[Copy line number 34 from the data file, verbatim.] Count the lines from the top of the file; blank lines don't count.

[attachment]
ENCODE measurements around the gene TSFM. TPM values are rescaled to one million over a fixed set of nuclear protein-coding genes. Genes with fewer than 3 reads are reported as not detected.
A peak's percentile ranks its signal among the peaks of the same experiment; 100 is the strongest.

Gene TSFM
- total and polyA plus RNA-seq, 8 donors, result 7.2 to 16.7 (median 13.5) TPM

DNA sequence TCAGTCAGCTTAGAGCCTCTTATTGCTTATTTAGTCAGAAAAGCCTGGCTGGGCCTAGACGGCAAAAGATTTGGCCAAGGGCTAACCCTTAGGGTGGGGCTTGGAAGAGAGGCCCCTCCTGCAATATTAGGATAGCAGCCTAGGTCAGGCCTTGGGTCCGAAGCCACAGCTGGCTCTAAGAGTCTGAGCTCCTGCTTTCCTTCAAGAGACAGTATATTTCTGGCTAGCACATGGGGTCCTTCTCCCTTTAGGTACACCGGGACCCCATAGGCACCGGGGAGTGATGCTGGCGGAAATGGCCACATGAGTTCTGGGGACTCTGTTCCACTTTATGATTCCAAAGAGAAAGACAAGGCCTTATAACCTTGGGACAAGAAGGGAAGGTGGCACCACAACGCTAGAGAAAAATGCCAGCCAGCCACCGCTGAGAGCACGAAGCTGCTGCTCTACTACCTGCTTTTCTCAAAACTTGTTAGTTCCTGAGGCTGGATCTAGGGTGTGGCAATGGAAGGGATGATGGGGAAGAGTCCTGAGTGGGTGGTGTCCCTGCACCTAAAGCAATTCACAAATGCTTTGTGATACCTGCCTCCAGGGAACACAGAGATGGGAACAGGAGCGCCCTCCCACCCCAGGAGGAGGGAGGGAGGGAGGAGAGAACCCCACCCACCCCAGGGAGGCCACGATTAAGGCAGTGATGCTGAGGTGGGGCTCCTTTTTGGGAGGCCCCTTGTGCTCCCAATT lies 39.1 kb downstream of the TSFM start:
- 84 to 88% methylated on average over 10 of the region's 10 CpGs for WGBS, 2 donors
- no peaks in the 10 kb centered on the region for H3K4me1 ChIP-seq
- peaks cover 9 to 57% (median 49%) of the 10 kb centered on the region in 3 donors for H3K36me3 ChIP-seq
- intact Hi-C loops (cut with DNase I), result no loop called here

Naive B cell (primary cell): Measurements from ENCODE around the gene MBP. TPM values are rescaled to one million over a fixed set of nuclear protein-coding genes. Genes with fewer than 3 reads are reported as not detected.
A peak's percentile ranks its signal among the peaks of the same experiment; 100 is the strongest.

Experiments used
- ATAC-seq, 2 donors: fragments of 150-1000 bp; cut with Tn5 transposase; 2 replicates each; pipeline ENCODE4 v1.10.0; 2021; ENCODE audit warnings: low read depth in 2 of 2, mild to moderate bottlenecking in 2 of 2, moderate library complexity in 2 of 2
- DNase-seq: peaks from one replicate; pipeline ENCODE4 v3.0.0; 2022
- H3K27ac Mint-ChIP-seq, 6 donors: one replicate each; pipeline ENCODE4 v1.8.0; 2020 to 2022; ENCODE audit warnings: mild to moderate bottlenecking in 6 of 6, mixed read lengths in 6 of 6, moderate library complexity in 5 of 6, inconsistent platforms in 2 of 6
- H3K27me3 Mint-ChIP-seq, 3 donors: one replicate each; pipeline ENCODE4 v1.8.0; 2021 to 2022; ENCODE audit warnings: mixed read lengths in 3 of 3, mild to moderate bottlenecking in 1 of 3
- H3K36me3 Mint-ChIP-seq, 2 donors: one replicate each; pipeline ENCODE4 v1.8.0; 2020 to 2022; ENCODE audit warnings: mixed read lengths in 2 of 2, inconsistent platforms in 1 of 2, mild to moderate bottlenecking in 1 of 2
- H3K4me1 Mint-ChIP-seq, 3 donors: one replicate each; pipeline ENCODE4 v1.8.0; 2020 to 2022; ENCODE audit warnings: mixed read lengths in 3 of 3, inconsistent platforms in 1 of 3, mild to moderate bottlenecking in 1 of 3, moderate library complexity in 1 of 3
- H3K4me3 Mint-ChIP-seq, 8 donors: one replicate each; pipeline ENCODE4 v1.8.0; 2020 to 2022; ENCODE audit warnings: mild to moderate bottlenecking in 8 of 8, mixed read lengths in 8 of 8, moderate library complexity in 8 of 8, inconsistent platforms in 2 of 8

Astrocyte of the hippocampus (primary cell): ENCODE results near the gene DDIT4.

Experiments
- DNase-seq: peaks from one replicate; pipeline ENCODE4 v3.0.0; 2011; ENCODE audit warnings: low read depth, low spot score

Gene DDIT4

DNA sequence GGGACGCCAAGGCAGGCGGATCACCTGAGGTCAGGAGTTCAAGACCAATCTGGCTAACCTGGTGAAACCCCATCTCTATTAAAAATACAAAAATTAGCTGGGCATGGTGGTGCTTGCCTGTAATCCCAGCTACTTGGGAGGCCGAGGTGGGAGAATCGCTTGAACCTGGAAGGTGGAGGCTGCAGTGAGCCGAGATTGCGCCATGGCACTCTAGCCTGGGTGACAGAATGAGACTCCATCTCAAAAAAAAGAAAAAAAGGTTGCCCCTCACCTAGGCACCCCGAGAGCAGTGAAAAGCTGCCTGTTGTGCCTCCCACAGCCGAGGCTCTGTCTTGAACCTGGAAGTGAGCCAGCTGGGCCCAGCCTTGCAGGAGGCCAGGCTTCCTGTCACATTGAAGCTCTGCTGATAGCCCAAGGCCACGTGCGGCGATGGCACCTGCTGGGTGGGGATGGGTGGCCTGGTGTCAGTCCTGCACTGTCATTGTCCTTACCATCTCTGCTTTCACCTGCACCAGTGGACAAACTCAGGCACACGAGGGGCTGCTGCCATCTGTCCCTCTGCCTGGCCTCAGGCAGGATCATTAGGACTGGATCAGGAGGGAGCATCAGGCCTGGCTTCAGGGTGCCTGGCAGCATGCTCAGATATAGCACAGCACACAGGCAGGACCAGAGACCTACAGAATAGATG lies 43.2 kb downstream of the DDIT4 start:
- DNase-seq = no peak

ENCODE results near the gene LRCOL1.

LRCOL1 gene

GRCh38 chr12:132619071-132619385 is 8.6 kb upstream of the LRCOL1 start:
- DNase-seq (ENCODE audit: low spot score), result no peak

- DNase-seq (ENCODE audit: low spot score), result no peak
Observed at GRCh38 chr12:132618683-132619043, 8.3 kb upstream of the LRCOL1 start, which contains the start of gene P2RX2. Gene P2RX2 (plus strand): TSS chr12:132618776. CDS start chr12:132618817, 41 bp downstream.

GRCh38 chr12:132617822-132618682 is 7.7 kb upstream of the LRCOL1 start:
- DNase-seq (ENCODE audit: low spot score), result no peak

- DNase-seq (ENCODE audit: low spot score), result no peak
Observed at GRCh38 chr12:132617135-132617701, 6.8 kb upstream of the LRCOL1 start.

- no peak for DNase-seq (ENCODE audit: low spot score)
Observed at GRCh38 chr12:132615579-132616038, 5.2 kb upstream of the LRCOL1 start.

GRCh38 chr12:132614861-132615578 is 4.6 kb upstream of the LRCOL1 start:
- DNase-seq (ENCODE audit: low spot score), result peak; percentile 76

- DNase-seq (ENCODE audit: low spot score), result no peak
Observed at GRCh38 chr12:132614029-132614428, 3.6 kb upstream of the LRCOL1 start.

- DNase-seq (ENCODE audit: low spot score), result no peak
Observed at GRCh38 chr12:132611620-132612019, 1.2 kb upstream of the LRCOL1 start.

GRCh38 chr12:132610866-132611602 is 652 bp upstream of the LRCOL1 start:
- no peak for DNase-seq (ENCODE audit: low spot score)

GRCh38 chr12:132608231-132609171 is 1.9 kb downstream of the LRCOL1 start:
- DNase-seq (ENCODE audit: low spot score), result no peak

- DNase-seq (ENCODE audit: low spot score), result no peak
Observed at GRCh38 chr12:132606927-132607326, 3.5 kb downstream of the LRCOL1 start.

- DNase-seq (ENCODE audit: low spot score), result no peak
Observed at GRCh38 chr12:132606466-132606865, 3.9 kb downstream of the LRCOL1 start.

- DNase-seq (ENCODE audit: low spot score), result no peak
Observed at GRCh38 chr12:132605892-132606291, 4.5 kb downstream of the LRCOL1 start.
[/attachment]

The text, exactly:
- DNase-seq (ENCODE audit: low spot score), result no peak